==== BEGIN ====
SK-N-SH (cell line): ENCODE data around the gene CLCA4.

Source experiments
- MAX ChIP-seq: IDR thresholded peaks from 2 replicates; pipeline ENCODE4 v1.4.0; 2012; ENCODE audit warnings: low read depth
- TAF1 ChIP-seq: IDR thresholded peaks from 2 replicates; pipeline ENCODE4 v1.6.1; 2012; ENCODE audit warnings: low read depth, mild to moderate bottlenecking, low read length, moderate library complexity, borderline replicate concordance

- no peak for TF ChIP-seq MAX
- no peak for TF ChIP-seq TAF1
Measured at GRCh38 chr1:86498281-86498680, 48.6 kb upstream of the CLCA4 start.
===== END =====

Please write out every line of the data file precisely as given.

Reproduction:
SK-N-SH (cell line): ENCODE data around the gene CLCA4.

Source experiments
- MAX ChIP-seq: IDR thresholded peaks from 2 replicates; pipeline ENCODE4 v1.4.0; 2012; ENCODE audit warnings: low read depth
- TAF1 ChIP-seq: IDR thresholded peaks from 2 replicates; pipeline ENCODE4 v1.6.1; 2012; ENCODE audit warnings: low read depth, mild to moderate bottlenecking, low read length, moderate library complexity, borderline replicate concordance

- no peak for TF ChIP-seq MAX
- no peak for TF ChIP-seq TAF1
Measured at GRCh38 chr1:86498281-86498680, 48.6 kb upstream of the CLCA4 start.